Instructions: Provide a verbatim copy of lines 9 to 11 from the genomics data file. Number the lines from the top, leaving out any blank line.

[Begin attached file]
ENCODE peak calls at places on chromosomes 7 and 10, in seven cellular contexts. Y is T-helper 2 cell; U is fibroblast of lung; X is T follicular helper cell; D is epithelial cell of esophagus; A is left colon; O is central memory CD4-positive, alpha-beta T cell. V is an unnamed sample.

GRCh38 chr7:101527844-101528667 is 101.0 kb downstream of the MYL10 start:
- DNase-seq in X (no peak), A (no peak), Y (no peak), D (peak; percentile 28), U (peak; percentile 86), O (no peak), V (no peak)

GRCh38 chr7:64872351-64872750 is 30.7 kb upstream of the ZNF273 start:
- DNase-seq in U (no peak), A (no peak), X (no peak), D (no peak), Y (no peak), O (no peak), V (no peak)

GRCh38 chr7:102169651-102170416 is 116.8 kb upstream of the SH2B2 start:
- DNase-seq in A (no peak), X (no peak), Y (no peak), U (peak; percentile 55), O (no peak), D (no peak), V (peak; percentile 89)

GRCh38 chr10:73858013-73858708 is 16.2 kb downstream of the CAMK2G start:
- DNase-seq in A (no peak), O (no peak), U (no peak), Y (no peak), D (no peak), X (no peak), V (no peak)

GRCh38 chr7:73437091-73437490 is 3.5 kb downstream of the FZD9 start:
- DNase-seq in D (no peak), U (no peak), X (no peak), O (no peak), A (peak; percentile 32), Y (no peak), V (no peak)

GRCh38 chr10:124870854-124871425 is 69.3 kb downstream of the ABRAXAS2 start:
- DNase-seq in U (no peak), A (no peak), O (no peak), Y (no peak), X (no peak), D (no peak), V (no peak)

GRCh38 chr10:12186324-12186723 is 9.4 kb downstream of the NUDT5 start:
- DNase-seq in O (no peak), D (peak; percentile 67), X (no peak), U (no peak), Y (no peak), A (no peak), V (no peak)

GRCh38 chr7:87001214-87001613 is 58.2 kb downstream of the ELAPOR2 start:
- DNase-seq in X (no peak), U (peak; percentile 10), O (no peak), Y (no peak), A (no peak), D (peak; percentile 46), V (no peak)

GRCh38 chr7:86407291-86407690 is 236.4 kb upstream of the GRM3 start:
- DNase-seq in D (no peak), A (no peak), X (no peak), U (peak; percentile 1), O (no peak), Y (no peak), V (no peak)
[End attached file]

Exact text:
- DNase-seq in A (no peak), O (no peak), U (no peak), Y (no peak), D (no peak), X (no peak), V (no peak)

GRCh38 chr7:73437091-73437490 is 3.5 kb downstream of the FZD9 start:
- DNase-seq in D (no peak), U (no peak), X (no peak), O (no peak), A (peak; percentile 32), Y (no peak), V (no peak)